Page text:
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13 incidents involving suicide revealed

AMANDA PARKINSON
Last updated 05:00 01/10/2013

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The Southern District Health Board has reported 13 incidents of suicide or attempted suicide in the past financial year by people it had cared for.

A report published last week by the Health Quality and Safety Commission identified 21 "serious adverse events" by people accessing the Southern District Health Board's mental health and addiction services.

The board has since broken down that figure, saying 13 of the 21 incidents were suicides or attempted suicides.

James Knight, the Southern District Health Board's mental health, addiction and intellectual disability medical director, said the frequency of serious adverse events was too low to discern a statistical pattern.

"Eight of these events occurred within 28 days of discharge from hospital," he said.

The mental health, addictions and intellectual disability services dealt with some of the most vulnerable people in the community and health professionals strived to keep patients safe while they received treatment, Mr Knight said.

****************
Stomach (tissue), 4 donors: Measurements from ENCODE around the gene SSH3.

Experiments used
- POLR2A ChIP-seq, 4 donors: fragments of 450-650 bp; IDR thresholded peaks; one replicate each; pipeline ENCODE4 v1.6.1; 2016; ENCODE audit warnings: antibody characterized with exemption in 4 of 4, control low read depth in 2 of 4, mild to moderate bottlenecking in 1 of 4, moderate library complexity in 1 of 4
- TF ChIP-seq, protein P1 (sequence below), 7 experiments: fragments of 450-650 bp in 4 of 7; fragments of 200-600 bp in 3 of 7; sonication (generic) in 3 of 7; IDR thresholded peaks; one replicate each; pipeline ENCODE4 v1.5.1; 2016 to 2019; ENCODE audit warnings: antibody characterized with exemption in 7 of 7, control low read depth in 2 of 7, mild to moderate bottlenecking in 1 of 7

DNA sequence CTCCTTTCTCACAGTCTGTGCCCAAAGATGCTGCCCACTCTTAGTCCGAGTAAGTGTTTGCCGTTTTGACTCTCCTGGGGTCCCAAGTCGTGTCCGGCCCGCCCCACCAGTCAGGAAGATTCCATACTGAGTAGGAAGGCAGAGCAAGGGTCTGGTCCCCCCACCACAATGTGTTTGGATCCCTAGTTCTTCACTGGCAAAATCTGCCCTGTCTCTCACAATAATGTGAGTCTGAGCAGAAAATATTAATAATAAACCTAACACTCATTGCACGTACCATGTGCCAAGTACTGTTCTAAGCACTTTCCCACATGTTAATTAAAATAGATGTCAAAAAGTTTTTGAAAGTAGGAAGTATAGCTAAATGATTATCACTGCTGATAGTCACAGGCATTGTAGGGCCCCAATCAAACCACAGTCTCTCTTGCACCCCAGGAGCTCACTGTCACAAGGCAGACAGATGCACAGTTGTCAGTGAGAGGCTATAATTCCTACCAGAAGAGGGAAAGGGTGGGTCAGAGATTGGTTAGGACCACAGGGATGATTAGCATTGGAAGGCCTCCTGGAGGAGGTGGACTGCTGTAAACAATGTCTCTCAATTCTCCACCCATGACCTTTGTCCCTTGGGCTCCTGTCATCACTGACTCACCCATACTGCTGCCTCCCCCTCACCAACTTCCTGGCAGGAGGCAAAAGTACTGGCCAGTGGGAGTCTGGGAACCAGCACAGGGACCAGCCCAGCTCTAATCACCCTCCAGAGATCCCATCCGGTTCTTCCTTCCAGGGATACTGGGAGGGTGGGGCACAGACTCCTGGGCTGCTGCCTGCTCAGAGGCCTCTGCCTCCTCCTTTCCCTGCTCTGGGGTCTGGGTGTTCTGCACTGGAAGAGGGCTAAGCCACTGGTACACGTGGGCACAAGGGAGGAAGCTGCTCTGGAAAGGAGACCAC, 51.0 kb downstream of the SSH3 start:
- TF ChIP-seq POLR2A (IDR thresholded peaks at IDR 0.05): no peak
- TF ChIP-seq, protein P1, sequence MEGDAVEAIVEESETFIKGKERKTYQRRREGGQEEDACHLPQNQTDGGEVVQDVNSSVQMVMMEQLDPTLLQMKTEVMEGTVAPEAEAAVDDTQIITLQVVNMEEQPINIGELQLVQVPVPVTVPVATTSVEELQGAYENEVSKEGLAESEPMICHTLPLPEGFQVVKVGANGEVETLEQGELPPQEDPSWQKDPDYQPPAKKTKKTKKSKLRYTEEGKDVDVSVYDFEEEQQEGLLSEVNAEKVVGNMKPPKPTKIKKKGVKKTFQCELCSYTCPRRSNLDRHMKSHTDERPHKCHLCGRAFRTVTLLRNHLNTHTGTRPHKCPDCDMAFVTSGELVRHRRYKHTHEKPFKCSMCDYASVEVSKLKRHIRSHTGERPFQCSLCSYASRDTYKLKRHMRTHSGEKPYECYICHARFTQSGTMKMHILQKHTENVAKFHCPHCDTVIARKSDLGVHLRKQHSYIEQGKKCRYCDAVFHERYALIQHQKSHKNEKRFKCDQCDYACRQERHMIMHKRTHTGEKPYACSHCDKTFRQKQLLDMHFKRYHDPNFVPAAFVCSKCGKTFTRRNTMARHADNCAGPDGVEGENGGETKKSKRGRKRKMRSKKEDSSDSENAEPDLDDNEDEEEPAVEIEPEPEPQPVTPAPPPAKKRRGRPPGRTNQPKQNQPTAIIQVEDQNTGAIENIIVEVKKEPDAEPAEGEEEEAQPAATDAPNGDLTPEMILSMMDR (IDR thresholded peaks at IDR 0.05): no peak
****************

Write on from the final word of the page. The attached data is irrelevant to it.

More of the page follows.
Any reported events had already been investigated and improvements in providing care had been implemented or were under way, he said.

"If someone dies or is harmed while receiving treatment, the DHB investigates the care provided, to see what can be learned from it and how we can improve our processes and care in the future."

Nationwide, the report revealed there were 177 cases of serious adverse events, with 134 mental health patients taking their own lives between July 2012 and June. Of those, 122 were outpatients.

The national report relied on voluntary reporting from all DHBs nationwide.

Mr Knight said the number of adverse events per capita reported by each DHB would be influenced by the hospitals culture of incident reporting.

"Southern DHB mental health, addictions and intellectual disability service believes that it has a strong culture of adverse event reporting."

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